Stravinsky: Myths & Rituals with the Philharmonia
The 20th Century's Towering Musical Genius
Igor Stravinsky was one of the most brilliant, innovative and influential composers of the 20th century. He was even part of music history's greatest musical audience riot, when the ballet, The Rite of Spring (see below), was premiered in Paris in 1913 – many consider it to be the most important musical work of the entire century. The Rite, and his other two great ballets, Petrouchka and The Firebird remain popular cornerstones of every major ballet company's repertoire.
Stravinsky: Myths & Rituals is a five-concert series presented by the Philharmonia Orchestra, exploring many facets of Stravinsky's music. In a new broadcast partnership, BBC Radio 3 is relaying all five Stravinsky concerts.
An individual voice
Esa-Pekka Salonen, chief conductor and artistic adviser of the Philharmonia explains that 'Ritual is at the very heart of Stravinsky’s craft. His creative life ranged from his origins as a late Russian Romantic composer to the near universal status that he achieved later in his life. His compositions would become a synthesis of almost every stylistic idea of the 20th century, and yet the identity and voice are always his, and only his.
'This series is very personal. I’m conducting music that I’ve performed over many years; music that I used to conduct a lot in my youth, and music that I’ve never conducted before. My hope is that that this project – which travels from the early Russian ballets to the late, great work of the American years – will illuminate Stravinsky’s own journey, and bring this extraordinary, imaginative, powerful music newly to life.'
Click on the video below to watch Radio 3 presenter Sara Mohr-Pietsch introduce the series.
Where did Stravinsky come from?
Igor Stravinsky was brought up in St Petersburg, where his father was principal bass at the Mariinsky Opera. Having shown musical talent as a child, but little firm evidence that he might be the 20th century’s paramount composer in the making, Stravinsky enrolled as a law student. In 1903, however, he also started taking private lessons with the great Russian composer Rimsky-Korsakov. Like Rimsky, Stravinsky was steeped in the folk traditions of Russian music – these sources would soon make themselves felt in Stravinsky's music. But the outcome was an early orchestral style displaying, in Scherzo fantastique and Fireworks (both 1908), a shimmering virtuosity that attracted the interest of Sergei Diaghilev, impresario of the Ballets Russes.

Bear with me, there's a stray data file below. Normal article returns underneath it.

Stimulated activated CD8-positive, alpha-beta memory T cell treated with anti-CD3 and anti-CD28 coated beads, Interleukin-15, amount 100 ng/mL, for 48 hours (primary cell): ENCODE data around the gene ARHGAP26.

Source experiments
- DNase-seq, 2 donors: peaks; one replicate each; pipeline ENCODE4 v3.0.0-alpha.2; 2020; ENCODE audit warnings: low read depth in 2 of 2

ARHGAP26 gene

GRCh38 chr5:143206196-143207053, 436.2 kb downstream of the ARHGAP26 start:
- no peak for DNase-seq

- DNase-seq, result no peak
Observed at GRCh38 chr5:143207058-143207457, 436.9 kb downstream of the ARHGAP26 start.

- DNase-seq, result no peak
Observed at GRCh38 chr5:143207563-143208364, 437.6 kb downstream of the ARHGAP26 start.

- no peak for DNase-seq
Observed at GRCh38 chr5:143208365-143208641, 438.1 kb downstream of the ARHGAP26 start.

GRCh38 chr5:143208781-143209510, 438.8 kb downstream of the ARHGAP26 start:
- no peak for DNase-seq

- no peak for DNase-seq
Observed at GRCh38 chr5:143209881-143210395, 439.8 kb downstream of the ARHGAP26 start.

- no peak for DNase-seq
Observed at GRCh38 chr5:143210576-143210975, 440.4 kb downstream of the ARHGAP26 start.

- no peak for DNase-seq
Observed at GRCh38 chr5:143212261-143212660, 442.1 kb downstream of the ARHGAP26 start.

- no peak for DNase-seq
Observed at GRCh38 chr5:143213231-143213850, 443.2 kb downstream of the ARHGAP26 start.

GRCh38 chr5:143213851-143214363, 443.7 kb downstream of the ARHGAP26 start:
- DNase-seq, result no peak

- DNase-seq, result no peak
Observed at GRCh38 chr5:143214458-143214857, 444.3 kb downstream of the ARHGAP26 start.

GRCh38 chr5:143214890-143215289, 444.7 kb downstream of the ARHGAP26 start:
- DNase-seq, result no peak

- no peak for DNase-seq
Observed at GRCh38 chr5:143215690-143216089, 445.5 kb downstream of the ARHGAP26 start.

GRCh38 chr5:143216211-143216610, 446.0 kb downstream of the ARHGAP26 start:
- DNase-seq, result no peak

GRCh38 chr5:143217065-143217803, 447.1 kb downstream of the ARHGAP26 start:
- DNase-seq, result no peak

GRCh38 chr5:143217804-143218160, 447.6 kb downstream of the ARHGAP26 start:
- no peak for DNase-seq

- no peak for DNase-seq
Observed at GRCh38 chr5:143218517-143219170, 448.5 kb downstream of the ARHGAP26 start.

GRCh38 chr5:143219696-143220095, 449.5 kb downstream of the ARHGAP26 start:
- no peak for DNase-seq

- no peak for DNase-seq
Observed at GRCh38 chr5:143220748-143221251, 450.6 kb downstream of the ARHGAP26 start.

This series is very personal...Esa-Pekka Salonen
Needing a new work for his company’s 1910 Paris season, late in 1909 Diaghilev approached an apprehensive Stravinsky, who nevertheless managed to meet the deadline. The Firebird’s premiere brought the young composer instant fame. Petrushka (1911) then announced fully the crisp rhythms, pungent harmonies and ultra-vivid orchestral colours of his mature style.
Marooned in Switzerland during the First World War, Stravinsky concentrated on works for smaller forces – notably the music-theatre pieces Renard (1916) and The Soldier’s Tale (1918) and the sung ballet Les noces (1914–17, orch. 1923). After the Russian Revolution, Stravinsky based himself in France. Pulcinella (1920), another ballet with voices written for Diaghilev’s company, drew deftly on Neapolitan keyboard music attributed to Pergolesi. The ensuing period of Stravinsky’s neo-Classical engagement with the music of the past, was in its own way as exploratory as what had come before. Major works included Oedipus rex (1927), the Symphony of Psalms (1930) and Perséphone (1934), a fusion of melodrama, ballet and cantata.
Stravinsky in America
After his daughter, wife and mother had all died within a few months of one another, Stravinsky moved to America in 1939, settling in Hollywood with Vera Sudeikina, the Russian painter with whom he had led a double life for many years (they married in 1940). A full-length opera, The Rake’s Progress, was completed in 1951. Closer-than-before encounters with the serial works of Schoenberg and Webern – at the behest of Stravinsky’s young musical assistant, Robert Craft – then brought a temporary creative crisis, followed by a superb sequence of Webern-influenced late works which seemed at the time to contradict Stravinsky’s earlier style: they include Canticum sacrum (1955), Agon (1953–7), Threni (1958) and Abraham and Isaac (1963).
Profile © Malcolm Hayes/BBC
Watch the Philharmonia's 35-minute film documentary, Stravinsky's Journeys
About the Philharmonia
The Philharmonia Orchestra was founded in 1945 by EMI classical music producer Walter Legge. During its first seven decades the orchestra collaborated with most of the great classical artists of the 20th century, including the conductors Wilhelm Furtwängler, Richard Strauss, Arturo Toscanini, Guido Cantelli, Herbert von Karajan and Carlo Giulini. Otto Klemperer was the first of many outstanding principal conductors, and other great names have included Lorin Maazel (associate principal conductor), Sir Charles Mackerras (principal guest conductor), Riccardo Muti (principal conductor and music director), Kurt Sanderling (conductor emeritus) and Giuseppe Sinopoli (music director). As well as Esa-Pekka Salonen, current titled conductors are Christoph von Dohnányi (honorary conductor for life) and Vladimir Ashkenazy (conductor laureate).
Top Ten Pieces by Stravinsky
- Dumbarton Oaks
- Ebony Concerto
- Les Noces
- The Firebird
- The Rite of Spring
- Pulcinella Suite
- Symphony in Three Movements
- The Soldier's Tale
- Symphony of Psalms